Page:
“It was such an only-in-Miami kind of a thing: the career of the highest-paid baseball player of all time ended over a $4,000 debt between a cocaine-addicted fake doctor and his fake-tan-addicted steroid patient,” Corben says. “Everybody else in the MLB scandal was, in Porter’s words in the doc, ‘collateral damage’ to this very Miami feud.”
Underscoring the caper-like comedy—which includes clueless authorities in the Florida Department of Health and MLB officials tripping over themselves throughout their investigations—is Corben’s use of Drunk History–style narration and recreation. Only instead of enlisting famous celebrities to act out the antics, Corben has cast children to play Bosch, Fischer, A-Rod and more.
The idea was inspired by Spike Jonze’s music video for the 1997 single “Sky’s the Limit,” which used younger actors to rap the words of The Notorious B.I.G., who had recently passed. But Corben’s ruse in Screwball is more transparent—these characters are acting like children, and you should view them that way.
Part of why Corben has made “Florida fuckery” and Miami-centric tales his calling card is because he believes that South Florida represents an incubator for the frauds and trends that will one day infiltrate more of the U.S. If you’d paid close enough attention to this Biogenesis story, you wouldn’t be so surprised by Fyre Festival or Aunt Becky’s college admissions scandal.
“We are in an era of scammers, and where are those schemes and scams if not invented, but perfected? In Florida,” Corben says. “Look at the college admissions scandal. Miami connection. Look at 9/11. Florida connection. Look at Bernie Madoff. Florida connection. Donald Trump is a part-time Florida Man, for Christ’s sake. When it comes to schemes and scams, there’s always a Florida connection in some way.”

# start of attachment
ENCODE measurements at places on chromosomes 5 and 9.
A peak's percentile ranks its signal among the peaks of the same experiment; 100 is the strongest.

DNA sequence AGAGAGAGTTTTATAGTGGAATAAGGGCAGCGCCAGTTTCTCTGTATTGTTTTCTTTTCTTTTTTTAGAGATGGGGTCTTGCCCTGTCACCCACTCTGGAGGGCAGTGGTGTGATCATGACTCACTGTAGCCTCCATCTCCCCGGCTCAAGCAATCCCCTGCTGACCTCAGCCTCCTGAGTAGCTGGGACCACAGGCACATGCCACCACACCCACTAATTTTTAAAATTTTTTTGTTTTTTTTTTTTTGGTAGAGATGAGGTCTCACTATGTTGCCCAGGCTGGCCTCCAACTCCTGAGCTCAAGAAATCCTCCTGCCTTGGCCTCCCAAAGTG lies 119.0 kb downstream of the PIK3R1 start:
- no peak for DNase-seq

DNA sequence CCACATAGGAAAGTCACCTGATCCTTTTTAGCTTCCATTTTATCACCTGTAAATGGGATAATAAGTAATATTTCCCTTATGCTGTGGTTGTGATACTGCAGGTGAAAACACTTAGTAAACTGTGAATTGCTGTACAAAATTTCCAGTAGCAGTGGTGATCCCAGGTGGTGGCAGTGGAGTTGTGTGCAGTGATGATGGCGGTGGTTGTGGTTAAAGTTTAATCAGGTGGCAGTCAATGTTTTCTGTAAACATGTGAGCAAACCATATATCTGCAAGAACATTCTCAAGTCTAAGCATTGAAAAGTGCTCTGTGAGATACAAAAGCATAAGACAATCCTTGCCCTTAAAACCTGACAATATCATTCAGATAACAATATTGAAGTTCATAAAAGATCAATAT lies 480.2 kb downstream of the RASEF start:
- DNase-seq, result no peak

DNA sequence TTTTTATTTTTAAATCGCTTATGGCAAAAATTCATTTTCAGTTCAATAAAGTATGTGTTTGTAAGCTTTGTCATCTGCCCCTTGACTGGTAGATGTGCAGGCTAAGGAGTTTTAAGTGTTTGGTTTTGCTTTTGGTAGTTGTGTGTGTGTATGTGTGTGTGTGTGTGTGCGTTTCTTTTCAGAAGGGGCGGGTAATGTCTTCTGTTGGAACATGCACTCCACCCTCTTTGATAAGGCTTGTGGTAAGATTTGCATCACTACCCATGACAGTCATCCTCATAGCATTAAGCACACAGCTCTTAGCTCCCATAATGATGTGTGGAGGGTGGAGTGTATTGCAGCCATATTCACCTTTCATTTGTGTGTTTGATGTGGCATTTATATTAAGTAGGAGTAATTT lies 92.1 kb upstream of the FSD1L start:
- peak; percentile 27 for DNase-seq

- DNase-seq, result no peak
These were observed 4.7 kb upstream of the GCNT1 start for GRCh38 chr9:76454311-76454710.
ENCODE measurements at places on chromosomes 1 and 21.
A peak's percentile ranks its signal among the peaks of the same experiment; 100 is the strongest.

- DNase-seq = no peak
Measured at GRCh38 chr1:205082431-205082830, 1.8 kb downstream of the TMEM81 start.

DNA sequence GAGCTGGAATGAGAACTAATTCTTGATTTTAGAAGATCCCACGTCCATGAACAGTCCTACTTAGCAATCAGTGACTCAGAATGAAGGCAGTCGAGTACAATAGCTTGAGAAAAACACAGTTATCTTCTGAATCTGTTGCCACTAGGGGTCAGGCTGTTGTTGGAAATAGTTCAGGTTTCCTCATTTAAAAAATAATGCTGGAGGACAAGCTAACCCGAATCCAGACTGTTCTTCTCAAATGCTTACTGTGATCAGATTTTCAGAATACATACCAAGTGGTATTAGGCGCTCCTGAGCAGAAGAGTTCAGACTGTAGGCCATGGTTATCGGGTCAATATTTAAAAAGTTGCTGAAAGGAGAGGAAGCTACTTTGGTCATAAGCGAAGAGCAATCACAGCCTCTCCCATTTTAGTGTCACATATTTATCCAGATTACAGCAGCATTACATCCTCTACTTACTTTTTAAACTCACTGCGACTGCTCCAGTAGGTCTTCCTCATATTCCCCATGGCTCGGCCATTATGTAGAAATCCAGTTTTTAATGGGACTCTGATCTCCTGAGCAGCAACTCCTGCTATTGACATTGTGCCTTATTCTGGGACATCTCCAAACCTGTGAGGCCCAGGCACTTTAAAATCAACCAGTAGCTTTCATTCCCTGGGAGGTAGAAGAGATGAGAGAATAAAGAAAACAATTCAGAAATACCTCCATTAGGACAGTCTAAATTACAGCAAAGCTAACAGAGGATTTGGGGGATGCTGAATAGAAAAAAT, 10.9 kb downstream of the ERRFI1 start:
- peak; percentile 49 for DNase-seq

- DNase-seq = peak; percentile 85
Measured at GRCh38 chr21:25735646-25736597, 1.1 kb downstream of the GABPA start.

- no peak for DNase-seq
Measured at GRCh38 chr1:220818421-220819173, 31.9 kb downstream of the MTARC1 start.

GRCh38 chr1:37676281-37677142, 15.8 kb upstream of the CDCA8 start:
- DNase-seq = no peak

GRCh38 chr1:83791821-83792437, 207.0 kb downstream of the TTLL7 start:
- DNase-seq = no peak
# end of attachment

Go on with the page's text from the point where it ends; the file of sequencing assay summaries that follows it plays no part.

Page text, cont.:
Alex Rodriguez also has a Florida connection. He grew up there, and his name adorns University of Miami’s baseball stadium, despite the disgrace and fallout from his Biogenesis involvement. A-Rod might be a media darling now, but in Screwball he comes across as petty and paranoid, employing Trump-like tactics of denial and obfuscation to escape any admission of culpability or wrongdoing. Many of us have forgotten that just six years ago, A-Rod was one of the most reviled figures in America.
But his strategy worked and is an example of contemporary media’s postmodern, WWE-ification of pop-culture narratives and escapades. Corben notes that the day after the Screwball trailer dropped, A-Rod announced his proposal to Jennifer Lopez. A shrewd tactic no doubt, which further showcases how Rodriguez is always playing an image-maintenance game. His redemption arc demonstrates a prevailing desire to consume “the best story with the best characters,” regardless of truth.
“When the MLB needed Alex to be the heel, they wrote him as the villain. Now it benefits everybody economically for him to be the returning hero,” Corben says. “And so they write him that way now. Like, I’m referring to him as a wrestling character in wrestling terms.”
As a lark, I ask Corben if he has any other great Florida Man stories. Instead, he offers a short dissertation of the Florida Man character as a zombie-like constant in America, one that will persist long after Miami sinks into the ocean and “Mother Nature circumcises America’s penis.” Florida Man will endure because, regardless of all the jokes, his character plays an essential role in this country as much as any other.
“We have one in the White House. What else can I say?” Corben says. “He’s a Florida Man—a living, breathing Florida Man. Where else could you come up with that color flesh tone? Only in a laboratory in Florida.”
Screwball is currently in theaters and available on VOD.